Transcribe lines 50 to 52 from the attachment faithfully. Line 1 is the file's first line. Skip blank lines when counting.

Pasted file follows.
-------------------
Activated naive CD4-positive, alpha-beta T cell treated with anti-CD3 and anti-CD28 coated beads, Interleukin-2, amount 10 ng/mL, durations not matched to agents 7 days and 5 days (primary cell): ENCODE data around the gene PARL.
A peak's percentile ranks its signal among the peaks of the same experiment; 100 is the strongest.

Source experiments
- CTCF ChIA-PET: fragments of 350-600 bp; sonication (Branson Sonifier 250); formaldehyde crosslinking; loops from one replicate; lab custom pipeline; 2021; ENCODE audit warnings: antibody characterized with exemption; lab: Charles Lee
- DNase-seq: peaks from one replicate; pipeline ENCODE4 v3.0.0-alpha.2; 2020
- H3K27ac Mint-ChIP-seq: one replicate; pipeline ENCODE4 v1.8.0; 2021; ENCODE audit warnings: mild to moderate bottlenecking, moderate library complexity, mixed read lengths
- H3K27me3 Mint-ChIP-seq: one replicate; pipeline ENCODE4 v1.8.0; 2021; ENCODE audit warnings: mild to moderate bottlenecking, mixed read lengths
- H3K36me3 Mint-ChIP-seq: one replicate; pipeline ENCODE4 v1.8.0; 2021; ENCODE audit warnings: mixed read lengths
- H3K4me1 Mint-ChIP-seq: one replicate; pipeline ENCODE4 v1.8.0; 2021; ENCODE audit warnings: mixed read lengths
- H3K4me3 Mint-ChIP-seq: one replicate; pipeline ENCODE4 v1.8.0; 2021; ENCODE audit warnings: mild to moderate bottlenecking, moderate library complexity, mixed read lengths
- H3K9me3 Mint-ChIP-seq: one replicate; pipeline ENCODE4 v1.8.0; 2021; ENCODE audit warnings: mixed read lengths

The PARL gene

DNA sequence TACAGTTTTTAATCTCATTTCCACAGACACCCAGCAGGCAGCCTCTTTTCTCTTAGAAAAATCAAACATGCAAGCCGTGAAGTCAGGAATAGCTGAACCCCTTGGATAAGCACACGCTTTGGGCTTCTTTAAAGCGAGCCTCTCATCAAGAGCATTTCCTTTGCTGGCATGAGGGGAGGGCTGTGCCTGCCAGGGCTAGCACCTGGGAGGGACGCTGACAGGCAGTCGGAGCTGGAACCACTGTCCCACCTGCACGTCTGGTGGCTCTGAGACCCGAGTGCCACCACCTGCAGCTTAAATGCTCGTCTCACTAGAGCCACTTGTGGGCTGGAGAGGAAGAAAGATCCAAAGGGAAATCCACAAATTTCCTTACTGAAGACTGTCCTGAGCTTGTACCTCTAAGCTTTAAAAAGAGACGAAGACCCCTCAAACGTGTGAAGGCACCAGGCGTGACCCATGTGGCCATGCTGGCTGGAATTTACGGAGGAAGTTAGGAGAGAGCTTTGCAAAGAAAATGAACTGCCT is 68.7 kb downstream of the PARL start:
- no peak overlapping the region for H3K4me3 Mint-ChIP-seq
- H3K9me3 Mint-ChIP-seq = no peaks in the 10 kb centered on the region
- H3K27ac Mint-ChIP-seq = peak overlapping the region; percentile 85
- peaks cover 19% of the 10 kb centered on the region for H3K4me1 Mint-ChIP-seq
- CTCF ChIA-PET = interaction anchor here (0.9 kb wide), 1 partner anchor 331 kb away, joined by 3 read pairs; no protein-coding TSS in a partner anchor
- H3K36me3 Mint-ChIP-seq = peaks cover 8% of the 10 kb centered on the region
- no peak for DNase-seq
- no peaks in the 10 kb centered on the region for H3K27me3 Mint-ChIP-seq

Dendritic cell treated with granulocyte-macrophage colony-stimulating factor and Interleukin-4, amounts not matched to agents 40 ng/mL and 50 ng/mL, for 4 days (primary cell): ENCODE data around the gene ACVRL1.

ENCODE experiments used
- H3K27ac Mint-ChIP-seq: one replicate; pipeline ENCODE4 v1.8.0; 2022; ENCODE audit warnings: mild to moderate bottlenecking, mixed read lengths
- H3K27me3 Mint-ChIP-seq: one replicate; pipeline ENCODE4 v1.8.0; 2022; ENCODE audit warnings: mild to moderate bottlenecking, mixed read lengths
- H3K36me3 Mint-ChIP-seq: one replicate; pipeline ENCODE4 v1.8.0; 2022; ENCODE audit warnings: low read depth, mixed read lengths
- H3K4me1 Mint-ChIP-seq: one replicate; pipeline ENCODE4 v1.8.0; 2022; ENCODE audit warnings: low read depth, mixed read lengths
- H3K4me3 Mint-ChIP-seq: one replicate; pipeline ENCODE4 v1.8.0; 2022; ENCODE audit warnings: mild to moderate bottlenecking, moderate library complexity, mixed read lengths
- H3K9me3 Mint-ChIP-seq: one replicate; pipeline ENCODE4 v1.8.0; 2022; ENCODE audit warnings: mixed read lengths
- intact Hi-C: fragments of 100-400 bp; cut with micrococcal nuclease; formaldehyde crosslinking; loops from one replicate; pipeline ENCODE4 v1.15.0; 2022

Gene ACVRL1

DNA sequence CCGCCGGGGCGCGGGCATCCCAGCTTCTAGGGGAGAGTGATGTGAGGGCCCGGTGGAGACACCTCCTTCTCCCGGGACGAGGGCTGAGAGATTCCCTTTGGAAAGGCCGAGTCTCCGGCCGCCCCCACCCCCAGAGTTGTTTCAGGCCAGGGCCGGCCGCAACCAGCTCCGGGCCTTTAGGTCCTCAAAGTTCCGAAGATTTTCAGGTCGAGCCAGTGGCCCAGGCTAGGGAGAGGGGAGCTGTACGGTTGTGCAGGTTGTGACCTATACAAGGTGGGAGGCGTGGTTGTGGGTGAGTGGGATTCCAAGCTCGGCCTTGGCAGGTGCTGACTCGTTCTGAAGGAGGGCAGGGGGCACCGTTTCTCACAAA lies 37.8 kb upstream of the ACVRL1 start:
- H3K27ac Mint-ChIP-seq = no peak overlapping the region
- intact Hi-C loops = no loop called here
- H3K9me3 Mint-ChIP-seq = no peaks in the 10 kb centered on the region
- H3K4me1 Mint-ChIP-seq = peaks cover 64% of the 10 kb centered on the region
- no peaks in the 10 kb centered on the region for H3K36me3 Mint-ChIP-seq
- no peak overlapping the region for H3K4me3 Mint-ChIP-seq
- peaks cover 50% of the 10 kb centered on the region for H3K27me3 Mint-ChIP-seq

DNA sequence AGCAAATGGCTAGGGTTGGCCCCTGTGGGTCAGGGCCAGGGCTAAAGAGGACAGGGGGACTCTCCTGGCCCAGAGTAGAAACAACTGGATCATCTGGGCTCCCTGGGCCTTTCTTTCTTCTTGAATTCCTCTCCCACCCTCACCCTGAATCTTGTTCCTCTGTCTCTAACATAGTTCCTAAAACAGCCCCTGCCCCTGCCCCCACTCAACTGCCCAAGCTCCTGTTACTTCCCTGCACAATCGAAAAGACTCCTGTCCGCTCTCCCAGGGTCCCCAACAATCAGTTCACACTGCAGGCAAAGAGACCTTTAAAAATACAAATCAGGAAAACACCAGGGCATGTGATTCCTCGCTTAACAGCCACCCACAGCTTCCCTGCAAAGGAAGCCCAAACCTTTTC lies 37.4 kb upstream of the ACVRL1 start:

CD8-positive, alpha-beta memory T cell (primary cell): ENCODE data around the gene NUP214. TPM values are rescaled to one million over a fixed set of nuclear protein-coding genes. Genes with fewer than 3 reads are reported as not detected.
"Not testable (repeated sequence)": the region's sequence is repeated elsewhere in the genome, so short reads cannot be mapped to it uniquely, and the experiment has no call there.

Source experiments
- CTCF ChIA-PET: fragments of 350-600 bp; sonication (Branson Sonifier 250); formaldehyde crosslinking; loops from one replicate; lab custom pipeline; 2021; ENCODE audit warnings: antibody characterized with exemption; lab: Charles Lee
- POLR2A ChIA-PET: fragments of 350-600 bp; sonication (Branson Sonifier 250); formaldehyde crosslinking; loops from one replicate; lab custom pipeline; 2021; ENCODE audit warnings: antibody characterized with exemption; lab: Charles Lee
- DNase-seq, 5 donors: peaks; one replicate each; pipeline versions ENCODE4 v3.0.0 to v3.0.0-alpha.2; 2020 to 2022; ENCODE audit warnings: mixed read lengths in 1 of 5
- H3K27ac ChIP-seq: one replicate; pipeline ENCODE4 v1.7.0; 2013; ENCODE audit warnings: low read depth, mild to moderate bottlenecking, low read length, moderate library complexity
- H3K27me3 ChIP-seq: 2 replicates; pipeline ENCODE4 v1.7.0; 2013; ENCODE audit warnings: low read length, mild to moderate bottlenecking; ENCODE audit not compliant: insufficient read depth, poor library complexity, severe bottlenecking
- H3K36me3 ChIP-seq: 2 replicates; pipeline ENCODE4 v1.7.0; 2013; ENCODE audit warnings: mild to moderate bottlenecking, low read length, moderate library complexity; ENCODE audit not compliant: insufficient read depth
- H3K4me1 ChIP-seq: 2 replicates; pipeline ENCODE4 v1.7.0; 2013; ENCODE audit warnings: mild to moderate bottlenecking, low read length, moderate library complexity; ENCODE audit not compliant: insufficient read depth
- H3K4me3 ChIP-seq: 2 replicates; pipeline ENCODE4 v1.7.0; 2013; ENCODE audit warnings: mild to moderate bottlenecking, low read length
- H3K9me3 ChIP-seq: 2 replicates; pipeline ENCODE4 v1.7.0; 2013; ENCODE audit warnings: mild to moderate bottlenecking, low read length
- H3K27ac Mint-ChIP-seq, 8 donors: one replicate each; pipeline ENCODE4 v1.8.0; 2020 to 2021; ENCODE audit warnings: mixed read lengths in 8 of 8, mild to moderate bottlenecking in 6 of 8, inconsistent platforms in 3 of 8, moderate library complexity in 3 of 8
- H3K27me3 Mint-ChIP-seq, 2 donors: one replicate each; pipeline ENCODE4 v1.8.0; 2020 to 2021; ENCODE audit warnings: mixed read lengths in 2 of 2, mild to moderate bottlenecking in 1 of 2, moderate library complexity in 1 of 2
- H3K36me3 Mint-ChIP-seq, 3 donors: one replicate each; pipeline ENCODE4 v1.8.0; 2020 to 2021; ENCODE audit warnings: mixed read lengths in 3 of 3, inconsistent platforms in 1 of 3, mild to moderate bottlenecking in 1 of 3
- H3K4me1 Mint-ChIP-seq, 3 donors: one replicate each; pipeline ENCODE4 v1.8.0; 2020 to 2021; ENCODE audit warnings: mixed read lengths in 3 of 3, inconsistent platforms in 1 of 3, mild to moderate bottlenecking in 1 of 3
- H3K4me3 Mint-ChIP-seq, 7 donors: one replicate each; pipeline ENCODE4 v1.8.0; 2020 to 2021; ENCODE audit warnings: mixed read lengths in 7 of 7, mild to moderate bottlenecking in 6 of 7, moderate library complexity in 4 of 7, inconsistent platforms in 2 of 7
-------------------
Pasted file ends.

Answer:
- H3K4me1 ChIP-seq: 2 replicates; pipeline ENCODE4 v1.7.0; 2013; ENCODE audit warnings: mild to moderate bottlenecking, low read length, moderate library complexity; ENCODE audit not compliant: insufficient read depth
- H3K4me3 ChIP-seq: 2 replicates; pipeline ENCODE4 v1.7.0; 2013; ENCODE audit warnings: mild to moderate bottlenecking, low read length
- H3K9me3 ChIP-seq: 2 replicates; pipeline ENCODE4 v1.7.0; 2013; ENCODE audit warnings: mild to moderate bottlenecking, low read length